Hareem had been unwell and his recovery was taking longer than expected. He was receiving less income due to his reduced working hours, so he contacted his mortgage lender to ask for an extension on his reduced payment plan.
Hareem had been unwell and was unable to work his usual hours, so he was receiving less income.
Hareem spoke to his mortgage lender about his situation and asked if they could reduce his mortgage repayments until he’s fully recovered and able to get back to his usual work hours. His lender agreed a reduced payment arrangement for six months.
Hareem’s recovery was taking longer than expected so he requested for an extension on his reduced payment arrangement. The lender refused. It said it was worried about whether Hareem would be able to make up the missed payments when he went back to work – and the longer he was making reduced payments, the more he would have to make up later.
Hareem disagreed. He felt his lender hadn’t properly considered his circumstances, so he made a complaint. The lender said in its final response that they have considered his situation and don’t think they have acted unfairly by refusing the extension.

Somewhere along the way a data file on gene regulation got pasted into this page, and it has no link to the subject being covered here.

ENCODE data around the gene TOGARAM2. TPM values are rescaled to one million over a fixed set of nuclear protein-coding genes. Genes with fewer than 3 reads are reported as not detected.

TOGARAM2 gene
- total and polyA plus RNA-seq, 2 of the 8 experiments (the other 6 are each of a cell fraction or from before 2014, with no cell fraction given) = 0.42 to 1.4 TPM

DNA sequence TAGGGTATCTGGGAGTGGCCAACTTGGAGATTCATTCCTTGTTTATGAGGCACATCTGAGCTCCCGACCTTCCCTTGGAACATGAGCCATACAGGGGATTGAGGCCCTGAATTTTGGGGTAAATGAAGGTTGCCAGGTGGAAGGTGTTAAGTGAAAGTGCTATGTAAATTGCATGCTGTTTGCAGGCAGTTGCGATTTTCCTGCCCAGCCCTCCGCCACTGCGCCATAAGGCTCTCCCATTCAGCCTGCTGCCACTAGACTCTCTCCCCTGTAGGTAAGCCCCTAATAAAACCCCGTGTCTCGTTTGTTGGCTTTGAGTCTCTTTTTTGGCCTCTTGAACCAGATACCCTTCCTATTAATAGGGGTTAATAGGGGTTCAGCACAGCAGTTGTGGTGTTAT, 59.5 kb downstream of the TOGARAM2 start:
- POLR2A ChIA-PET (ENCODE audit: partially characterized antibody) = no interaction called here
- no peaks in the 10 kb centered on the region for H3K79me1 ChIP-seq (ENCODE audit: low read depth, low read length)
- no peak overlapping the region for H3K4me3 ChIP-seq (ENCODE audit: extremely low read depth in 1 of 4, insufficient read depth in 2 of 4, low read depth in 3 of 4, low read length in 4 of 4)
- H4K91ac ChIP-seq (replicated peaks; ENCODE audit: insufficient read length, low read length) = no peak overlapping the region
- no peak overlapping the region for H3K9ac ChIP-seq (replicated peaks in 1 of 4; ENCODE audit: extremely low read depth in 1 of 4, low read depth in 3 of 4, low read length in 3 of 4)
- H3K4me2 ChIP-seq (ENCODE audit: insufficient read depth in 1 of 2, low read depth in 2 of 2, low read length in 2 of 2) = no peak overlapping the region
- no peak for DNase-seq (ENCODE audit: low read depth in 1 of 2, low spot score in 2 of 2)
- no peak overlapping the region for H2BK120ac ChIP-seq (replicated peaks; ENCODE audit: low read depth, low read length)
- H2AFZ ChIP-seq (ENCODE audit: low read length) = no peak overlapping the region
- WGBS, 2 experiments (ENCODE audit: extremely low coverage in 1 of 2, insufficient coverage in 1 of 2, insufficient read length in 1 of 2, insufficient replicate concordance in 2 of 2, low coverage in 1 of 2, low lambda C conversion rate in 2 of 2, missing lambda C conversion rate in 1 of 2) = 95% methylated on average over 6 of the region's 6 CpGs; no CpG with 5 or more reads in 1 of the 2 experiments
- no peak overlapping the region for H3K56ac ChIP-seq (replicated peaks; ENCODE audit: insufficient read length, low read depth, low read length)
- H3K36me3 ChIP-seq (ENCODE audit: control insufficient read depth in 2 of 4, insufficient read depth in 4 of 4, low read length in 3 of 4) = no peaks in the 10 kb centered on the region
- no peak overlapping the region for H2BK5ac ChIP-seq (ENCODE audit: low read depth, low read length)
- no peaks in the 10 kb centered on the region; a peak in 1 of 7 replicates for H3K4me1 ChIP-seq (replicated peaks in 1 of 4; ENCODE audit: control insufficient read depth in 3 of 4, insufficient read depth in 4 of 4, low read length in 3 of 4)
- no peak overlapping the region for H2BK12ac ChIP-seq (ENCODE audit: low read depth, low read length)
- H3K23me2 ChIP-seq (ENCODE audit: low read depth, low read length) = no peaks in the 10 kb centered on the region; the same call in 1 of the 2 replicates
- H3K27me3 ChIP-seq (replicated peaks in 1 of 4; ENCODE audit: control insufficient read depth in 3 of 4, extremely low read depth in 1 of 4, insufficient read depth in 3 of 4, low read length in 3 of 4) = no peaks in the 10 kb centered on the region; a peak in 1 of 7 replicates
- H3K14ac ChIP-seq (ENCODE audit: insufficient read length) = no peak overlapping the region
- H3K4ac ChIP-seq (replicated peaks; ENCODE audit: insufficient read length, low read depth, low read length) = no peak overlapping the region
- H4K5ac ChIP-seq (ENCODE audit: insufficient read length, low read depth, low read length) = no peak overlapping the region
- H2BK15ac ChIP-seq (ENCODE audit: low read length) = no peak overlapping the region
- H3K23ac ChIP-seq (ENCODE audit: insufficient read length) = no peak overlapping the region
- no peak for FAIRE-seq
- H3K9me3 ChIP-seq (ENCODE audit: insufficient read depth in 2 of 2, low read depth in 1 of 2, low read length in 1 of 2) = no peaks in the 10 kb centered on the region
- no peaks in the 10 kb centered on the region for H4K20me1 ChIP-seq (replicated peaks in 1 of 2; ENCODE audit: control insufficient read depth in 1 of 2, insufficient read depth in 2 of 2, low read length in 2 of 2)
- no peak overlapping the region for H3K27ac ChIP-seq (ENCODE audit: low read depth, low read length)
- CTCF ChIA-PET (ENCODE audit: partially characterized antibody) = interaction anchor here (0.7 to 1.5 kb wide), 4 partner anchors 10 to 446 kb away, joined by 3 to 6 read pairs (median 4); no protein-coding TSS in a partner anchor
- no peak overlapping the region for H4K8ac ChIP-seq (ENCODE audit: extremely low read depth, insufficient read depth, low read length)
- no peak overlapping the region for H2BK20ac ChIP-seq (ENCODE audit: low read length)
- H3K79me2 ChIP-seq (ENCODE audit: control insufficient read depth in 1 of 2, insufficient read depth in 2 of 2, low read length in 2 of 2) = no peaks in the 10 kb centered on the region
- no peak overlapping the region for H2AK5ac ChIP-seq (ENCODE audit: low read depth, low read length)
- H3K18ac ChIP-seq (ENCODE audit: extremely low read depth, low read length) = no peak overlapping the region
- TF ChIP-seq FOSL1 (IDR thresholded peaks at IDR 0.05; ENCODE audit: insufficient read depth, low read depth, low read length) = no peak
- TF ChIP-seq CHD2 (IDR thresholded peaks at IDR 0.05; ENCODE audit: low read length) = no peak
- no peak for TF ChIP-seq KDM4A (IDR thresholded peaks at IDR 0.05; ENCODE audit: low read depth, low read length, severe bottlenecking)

Unhappy with the outcome, Hareem contacted us and referred his complaint.
What we said
We asked Hareem about his medical condition. He explained that his recovery was taking longer. But his consultant was confident that he’d be back at work within another two months – and should be able to resume full time working a couple of months after that.
We thought the lender should have taken this into account. It was reasonable to be concerned about what would happen to the missed payments when Hareem went back to work – and whether he’d be able to afford to make them up. But we reminded the lender that there were options it could discuss with Hareem at that time, including capitalising the arrears, extending the term to reduce the payments, or agreeing a longer time for Hareem to pay the missed payments back.
Taking into account Hareem’s situation and the medical evidence, we thought the lender ought fairly to have extended the payment arrangement until his return to work. We told the lender to backdate an extended arrangement, and to pay Hareem compensation for the distress and inconvenience its refusal had caused him. Given Hareem’s health situation at the time and the extra worry this had caused him when he was trying to focus on his recovery, we thought £400 was fair compensation.
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